several rods in the rear. September 16, 1825, there arrived at the port During this year (1826) the population inof Monroe a pine pump log seventy feet in creased more than one-third. length from the River St. Clair for James Hale, A settlement on Stony Creek, four miles north who was then building a distillery in the pres- of Monroe, was commenced four miles from its ent first ward. It was drawn from the River mouth, and in 1826 consisted of fourteen fainiRaisin wharf by six yoke of oxen.

lies, which was making rapid improvements. January 26, 1826, the River Raisin was cov- The inhabitants thereof then supplied Monroe ered with very thick ice, and colder weather with many of the necessaries of life. An exhad not been experienced for a number of tensive mill and other establishments were in years. Most business men were compelled to operation at the mouth of Stony Creek previous suspend operations in consequence. In the to the War of 1812, but were destroyed by fire printing office of Edward D. Ellis, boiling water by Colonel Proctor and the forces under his congealed instantly on being applied to the command. It was during this year the United type.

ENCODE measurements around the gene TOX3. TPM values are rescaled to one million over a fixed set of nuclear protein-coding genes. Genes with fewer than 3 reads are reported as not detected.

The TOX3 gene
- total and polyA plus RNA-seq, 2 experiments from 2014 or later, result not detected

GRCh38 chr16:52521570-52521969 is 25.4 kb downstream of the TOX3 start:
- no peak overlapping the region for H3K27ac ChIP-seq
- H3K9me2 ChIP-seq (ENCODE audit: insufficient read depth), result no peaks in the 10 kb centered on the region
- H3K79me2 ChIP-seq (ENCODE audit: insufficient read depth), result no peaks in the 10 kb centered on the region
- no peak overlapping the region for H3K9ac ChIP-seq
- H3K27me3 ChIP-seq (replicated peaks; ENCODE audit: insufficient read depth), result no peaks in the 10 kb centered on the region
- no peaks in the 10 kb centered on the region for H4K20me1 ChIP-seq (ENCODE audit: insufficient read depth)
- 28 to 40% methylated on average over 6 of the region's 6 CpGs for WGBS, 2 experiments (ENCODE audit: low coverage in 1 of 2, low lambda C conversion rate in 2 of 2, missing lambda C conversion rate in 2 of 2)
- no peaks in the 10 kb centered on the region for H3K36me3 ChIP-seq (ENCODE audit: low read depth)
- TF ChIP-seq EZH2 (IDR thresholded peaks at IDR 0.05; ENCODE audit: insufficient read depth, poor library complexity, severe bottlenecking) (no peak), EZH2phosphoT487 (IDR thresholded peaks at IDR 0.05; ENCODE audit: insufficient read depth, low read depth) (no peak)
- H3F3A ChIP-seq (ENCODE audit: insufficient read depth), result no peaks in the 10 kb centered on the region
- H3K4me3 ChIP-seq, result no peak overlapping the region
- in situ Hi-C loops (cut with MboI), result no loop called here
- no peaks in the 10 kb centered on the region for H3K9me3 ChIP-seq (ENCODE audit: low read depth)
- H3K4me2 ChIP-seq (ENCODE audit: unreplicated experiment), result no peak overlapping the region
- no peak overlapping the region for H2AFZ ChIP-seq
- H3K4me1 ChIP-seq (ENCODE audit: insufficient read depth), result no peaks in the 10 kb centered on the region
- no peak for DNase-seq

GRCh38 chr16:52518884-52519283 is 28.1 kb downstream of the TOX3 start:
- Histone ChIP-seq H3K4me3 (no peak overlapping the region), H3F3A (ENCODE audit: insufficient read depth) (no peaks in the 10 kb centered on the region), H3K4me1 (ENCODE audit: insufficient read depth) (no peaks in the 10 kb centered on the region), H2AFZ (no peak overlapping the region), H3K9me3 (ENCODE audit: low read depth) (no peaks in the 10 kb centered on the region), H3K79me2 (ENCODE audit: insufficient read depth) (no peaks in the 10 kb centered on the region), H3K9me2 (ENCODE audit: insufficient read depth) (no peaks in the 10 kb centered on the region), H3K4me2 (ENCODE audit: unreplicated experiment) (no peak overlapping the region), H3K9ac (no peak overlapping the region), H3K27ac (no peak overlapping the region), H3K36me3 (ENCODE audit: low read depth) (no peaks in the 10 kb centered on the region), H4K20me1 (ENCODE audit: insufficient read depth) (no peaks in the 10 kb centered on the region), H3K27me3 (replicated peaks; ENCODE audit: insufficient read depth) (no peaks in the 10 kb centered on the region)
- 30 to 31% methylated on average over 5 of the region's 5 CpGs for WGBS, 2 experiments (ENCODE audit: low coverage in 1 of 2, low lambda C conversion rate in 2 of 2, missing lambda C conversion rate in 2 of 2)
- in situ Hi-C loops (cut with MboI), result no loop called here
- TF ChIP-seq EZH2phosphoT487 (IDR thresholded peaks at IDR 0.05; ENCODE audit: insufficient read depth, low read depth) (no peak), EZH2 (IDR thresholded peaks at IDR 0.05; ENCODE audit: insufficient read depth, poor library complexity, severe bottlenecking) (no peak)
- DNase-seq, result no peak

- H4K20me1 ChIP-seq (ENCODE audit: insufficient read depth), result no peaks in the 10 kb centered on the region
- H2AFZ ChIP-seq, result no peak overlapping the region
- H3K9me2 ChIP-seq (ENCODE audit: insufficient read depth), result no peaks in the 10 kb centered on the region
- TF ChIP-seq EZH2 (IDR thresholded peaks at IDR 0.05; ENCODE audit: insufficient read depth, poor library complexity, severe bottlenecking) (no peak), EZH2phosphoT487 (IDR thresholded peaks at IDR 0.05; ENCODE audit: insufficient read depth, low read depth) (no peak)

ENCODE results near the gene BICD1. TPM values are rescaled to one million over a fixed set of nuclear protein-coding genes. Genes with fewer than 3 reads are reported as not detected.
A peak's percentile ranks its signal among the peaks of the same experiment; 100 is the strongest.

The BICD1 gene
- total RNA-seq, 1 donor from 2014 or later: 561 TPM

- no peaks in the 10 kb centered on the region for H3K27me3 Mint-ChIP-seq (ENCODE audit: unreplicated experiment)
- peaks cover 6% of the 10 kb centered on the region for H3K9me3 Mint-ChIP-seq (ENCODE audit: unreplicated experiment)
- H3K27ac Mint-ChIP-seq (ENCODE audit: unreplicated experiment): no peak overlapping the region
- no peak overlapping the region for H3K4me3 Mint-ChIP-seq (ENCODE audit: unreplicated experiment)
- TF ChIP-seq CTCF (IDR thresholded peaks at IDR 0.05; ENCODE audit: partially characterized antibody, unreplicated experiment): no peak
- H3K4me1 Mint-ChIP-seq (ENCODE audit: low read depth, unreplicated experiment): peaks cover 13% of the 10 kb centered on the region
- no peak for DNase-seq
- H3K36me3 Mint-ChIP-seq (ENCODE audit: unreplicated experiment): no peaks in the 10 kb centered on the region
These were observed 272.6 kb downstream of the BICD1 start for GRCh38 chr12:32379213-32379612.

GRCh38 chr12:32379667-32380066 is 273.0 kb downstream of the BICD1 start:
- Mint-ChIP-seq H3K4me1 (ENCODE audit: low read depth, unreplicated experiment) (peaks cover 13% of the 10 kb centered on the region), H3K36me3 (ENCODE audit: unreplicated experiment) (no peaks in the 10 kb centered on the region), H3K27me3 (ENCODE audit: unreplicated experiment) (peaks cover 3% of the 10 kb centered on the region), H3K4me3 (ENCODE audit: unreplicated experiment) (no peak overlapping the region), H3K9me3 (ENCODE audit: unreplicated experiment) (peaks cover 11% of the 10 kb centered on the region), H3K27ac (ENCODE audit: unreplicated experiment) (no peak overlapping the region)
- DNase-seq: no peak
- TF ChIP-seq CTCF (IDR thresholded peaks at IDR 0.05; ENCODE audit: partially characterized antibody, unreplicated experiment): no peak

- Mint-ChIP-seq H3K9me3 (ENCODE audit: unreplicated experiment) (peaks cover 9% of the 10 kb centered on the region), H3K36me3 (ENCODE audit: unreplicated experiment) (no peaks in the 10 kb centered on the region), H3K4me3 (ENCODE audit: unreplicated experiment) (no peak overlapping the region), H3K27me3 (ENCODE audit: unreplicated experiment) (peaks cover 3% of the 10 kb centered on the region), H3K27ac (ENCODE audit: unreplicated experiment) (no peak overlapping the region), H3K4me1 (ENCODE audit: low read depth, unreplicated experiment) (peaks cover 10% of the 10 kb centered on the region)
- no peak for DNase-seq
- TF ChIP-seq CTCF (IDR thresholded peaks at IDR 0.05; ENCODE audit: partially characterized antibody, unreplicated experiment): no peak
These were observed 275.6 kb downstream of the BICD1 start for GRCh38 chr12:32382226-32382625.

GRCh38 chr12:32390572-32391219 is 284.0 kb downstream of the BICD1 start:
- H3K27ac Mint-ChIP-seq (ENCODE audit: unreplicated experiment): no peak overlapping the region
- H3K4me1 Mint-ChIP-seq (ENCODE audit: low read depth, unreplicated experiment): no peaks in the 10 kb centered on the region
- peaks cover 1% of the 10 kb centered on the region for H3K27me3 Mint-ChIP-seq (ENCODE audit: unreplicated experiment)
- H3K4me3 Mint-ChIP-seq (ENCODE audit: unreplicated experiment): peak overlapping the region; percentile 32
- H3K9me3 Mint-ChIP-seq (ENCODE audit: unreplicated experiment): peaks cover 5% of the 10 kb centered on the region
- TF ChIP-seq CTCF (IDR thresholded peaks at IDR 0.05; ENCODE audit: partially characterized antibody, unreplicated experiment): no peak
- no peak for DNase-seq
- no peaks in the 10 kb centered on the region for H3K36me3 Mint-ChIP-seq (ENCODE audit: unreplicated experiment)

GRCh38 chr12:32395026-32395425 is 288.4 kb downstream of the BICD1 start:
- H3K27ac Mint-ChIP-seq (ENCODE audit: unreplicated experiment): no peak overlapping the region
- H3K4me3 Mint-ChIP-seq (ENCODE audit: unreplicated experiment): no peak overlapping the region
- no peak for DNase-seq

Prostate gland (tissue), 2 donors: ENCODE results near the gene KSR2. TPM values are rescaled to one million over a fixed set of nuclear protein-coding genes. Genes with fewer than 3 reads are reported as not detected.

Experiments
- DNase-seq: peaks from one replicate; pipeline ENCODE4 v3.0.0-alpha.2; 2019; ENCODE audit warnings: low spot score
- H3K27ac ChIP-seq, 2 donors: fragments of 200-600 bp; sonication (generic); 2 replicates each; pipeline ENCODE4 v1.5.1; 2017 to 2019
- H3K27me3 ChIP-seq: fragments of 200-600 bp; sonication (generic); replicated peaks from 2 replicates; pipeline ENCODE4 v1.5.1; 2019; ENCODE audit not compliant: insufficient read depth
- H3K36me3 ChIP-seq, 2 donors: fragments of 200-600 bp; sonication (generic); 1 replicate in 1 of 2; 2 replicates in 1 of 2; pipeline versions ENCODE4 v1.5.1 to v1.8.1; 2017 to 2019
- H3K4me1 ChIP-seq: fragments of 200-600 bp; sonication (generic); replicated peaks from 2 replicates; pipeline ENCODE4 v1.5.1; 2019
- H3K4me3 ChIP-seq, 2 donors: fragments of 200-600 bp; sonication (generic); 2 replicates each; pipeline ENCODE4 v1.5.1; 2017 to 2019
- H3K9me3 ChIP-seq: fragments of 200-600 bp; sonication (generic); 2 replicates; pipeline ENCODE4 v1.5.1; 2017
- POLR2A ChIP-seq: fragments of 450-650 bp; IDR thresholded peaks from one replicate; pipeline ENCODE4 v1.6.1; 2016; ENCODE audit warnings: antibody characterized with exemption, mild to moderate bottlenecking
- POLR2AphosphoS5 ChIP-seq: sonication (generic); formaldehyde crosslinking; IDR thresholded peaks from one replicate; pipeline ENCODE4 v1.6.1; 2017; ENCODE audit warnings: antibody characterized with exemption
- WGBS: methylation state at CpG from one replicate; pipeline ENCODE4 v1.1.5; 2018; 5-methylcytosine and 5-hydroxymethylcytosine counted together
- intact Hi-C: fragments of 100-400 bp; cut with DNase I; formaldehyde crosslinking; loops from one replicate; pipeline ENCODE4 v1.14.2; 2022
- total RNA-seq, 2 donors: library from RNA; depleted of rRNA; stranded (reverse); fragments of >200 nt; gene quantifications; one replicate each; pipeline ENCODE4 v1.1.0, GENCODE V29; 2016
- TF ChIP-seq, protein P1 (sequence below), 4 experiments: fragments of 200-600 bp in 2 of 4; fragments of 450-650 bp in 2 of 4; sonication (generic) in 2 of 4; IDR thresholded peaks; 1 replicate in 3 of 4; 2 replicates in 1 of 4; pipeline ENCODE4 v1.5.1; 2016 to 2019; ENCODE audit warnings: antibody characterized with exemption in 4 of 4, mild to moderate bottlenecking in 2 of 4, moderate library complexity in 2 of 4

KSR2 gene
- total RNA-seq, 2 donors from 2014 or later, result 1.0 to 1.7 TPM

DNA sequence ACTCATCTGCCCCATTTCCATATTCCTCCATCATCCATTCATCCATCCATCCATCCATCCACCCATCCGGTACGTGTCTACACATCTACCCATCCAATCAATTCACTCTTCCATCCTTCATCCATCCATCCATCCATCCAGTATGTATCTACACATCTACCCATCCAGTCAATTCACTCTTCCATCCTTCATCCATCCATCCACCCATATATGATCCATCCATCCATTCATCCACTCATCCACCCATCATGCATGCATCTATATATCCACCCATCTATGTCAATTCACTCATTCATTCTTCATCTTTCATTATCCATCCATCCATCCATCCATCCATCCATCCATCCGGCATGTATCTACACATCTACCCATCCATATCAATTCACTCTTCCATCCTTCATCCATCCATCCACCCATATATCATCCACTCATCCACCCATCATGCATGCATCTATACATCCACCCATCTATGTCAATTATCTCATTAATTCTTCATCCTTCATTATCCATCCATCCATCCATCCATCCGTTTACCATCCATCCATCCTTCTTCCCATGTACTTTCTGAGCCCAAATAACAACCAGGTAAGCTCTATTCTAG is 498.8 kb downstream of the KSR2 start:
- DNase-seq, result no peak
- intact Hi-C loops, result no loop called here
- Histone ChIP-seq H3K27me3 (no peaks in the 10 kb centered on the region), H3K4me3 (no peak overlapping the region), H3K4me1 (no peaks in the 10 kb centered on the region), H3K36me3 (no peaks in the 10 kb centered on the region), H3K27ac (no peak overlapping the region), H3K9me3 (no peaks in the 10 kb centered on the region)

States road between Monroe and Otter Creek, February 17, 1826, the trial of Na-a-ga-bo or five miles south, was completed. Jock-nes-brow, an Indian of the Ottawa tribe, The Chapman House, the site of which was for the murder of Ambeynaw, a squaw of the the corner of Washington and Front street, Pottawatomie nation, on the evening of the 6th where B. Dansard & Son's bank now is, fortyof January, 1826, at Swan Creek, came on in six feet front and three stories high, ras comthe Circuit Court for Monroe county, Hon. pleted this year -- the highest building occuSolomon Sibley presiding. The prosecution pied as a hotel at that time in the State of

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Charles Noble, district attorney, and A. M. The assessors of Monroe county completed Robertson, Esq. The prisoner was defended by their assessments for the year 1826 in June of Messrs. Wolcott Lawrence and Whitney, who that year. The total amount of property assesswere assigned him by the court. It was proven ed was $1,328.33, an increase from the prethat the accused committed the murder, but vious year of $363.35. The assessors made it drunkenness was pleaded as an excuse. The a part of their duty to take a census of the injury brought in a verdict of not guilty of mur- habitants, and the following was the result : der, but guilty of manslaughter. The sentence